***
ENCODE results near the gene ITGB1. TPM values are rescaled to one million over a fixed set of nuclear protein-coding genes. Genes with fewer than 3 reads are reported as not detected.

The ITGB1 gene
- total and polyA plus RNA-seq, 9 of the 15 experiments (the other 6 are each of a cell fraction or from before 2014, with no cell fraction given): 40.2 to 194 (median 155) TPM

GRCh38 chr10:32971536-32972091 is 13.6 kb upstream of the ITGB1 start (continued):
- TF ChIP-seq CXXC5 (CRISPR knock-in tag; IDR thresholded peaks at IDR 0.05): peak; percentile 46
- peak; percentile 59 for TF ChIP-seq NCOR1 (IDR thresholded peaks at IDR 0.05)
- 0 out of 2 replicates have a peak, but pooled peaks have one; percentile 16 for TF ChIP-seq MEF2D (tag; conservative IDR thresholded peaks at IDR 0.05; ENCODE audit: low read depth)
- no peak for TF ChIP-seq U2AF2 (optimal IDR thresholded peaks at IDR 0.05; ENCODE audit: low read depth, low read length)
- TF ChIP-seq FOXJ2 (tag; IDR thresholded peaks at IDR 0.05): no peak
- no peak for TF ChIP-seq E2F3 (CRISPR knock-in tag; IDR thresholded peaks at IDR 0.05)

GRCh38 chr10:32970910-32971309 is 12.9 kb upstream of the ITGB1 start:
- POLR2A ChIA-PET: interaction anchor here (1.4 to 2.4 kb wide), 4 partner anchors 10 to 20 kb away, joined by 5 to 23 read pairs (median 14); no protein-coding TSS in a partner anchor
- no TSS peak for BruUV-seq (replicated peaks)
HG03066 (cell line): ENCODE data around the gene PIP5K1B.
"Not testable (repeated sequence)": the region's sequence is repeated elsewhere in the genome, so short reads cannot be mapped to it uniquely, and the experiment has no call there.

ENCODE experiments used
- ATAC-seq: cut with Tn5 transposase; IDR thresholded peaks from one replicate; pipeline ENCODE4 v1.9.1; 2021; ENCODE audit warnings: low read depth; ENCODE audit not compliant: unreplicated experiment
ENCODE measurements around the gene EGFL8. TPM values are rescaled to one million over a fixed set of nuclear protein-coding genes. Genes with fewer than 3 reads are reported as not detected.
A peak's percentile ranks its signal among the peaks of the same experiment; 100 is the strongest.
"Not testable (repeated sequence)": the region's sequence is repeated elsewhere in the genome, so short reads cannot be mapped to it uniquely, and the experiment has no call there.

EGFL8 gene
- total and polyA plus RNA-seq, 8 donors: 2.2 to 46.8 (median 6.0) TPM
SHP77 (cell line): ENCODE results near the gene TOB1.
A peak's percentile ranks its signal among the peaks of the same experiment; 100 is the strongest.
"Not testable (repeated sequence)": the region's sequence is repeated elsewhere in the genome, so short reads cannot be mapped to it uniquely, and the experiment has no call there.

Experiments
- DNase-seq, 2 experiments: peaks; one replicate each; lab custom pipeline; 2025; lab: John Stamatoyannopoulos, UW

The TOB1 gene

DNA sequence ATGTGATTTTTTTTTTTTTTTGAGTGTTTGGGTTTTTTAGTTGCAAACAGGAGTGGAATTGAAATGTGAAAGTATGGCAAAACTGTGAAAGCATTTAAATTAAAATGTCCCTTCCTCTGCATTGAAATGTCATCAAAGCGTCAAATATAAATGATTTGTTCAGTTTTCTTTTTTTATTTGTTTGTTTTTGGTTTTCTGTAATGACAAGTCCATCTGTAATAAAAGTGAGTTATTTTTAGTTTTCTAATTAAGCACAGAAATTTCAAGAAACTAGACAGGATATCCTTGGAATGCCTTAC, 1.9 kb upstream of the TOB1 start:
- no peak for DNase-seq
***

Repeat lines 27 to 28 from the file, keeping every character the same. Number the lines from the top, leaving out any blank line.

- DNase-seq, 2 experiments: peaks; one replicate each; lab custom pipeline; 2025; lab: John Stamatoyannopoulos, UW

The TOB1 gene